13.00 - 13.05: Welcome by moderator Marie Frier Hvejsel
13.05 - 13.50: Presentation by Mads Brath Jensen
13.50 - 14.05: Break
14.05 - 16.00 (latest): Questions
16.00 - 16.30: Assessment & Announcement from the assessment committee
16.30: Speeches and reception
- Professor Dr. Norbert Palz, Universität der Künste Berlin
- Associate Professor Dr. Paul Nicholas, Institute of Architecture and Technology, The Royal Danish Academy
- Associate Professor PhD Michael Finbarr Mullins, Department of Architecture, Design and Media Technology, Aalborg University
- Professor Hans Jørgen Andersen, Department of Architecture, Design and Media Technology, Aalborg University
- Co-supervisor: Professor MSO Isak Worre Foged. Institute of Architecture and Design, The Royal Danish Academy
Sign up and questions
If you wish to participate at the defense please sign up via doodle at this link:
If you wish to participate in the reception please sign up via doodle at this link:
The defense will also be presented via Zoom. If you wish to participate via ZOOM, please sign up on the doodle link for the defense AND send an email to secretary Kristina Wagner Røjen. Kristina will then send you a personal invite to the Zoom session.
Please also contact Kristina with any further questions regarding the defense.
The PhD thesis examines interactive and collaborative design methods for robotic fabrication in architecture. Through the study of design thinking, computational design exploration, robotic architecture and material systems, the thesis proposes a design framework for co-creative human-material-robot processes in architecture. This integrated design framework seeks to bridge a gap in current processes of digital fabrication, where designers shift from being highly engaged during design processes, to designated passive bystanders during ongoing fabrication processes.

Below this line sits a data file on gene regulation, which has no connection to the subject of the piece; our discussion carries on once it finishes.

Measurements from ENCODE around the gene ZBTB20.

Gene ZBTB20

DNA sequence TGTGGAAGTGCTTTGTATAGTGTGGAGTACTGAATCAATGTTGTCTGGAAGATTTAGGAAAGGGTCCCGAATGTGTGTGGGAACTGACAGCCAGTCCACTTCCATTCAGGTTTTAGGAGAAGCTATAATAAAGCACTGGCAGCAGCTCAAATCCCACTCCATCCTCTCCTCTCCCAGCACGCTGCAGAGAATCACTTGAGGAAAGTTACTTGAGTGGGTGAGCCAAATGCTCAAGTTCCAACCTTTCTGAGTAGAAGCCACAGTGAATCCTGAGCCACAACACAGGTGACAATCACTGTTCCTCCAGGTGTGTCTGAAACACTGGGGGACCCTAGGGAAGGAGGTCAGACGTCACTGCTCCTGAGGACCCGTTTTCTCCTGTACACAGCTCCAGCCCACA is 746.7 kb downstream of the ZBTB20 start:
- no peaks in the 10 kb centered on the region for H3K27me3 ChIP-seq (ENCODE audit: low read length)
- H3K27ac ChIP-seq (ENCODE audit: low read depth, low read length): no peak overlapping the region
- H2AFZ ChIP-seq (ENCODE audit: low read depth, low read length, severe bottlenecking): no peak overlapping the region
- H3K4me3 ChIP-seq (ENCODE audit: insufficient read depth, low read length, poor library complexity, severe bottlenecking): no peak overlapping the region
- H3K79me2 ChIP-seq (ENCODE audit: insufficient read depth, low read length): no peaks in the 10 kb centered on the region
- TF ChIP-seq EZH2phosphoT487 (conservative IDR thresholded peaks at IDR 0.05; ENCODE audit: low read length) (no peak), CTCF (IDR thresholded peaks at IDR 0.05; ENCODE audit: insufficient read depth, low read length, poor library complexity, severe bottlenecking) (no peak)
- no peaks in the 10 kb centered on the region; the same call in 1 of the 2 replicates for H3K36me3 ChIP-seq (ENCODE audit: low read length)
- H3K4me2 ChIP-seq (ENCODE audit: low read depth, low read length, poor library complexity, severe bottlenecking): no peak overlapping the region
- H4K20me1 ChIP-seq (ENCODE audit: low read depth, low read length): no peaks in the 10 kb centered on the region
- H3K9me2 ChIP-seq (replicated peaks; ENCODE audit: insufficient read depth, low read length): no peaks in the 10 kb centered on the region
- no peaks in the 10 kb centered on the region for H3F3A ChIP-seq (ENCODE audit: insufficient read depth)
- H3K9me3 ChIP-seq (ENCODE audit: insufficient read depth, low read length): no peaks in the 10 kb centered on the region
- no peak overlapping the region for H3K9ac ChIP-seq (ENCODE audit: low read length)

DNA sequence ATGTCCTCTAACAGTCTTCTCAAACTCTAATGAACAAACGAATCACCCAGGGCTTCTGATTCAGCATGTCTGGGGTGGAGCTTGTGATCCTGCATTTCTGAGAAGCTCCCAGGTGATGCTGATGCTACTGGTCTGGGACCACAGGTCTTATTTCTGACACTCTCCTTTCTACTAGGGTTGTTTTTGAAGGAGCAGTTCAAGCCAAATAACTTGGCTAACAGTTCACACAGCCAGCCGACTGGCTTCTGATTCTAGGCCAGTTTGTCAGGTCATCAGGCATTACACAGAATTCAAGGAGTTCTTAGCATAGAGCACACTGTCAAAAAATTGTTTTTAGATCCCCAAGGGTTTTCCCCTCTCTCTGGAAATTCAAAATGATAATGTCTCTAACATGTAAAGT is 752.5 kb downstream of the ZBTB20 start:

It is believed that robotic fabrication, supported by cyber-physical frameworks for interactive and collaborative processes of human-material-robot making, can support and enhance the creative exploration of design modelling and design making in architecture. To investigate this hypothesis, the thesis asks how interactive and collaborative robotic fabrication can contribute to creative ‘co-evolutionary’ design process in architecture and how such creative activities will influence cognitive design processes.
Focusing on the methodology of Research-through-Design the work presented in the thesis advocates for design research being performed through experimental work, involving digital models, physical prototypes, and full-scale demonstrators. The project comprises a sequence of five discrete experimental studies that progressively alternates between author-driven and student-driven design processes. This strategy allows for an alternation between subjective and objective registrations of the robot-based design processes and an uncovering of the potential impact and relevance of diverse levels of design experience.
Based on the findings of the thesis, the proposed design methods were found to progressively enhance interaction with the robotic fabrication process. The opportunity to directly interact with a robotic arm and suggest changes during the ongoing fabrication process allowed for initiation of fabrication processes that were not entirely determined, thereby substantiating trial-and-error based design explorations that allow for reflection-in-action to occur.
The thesis also concludes that if decision-making is to be shared between all agents in a co-creative human-robot design framework, the robotic framework must incorporate strategies for machine learning and artificial intelligence.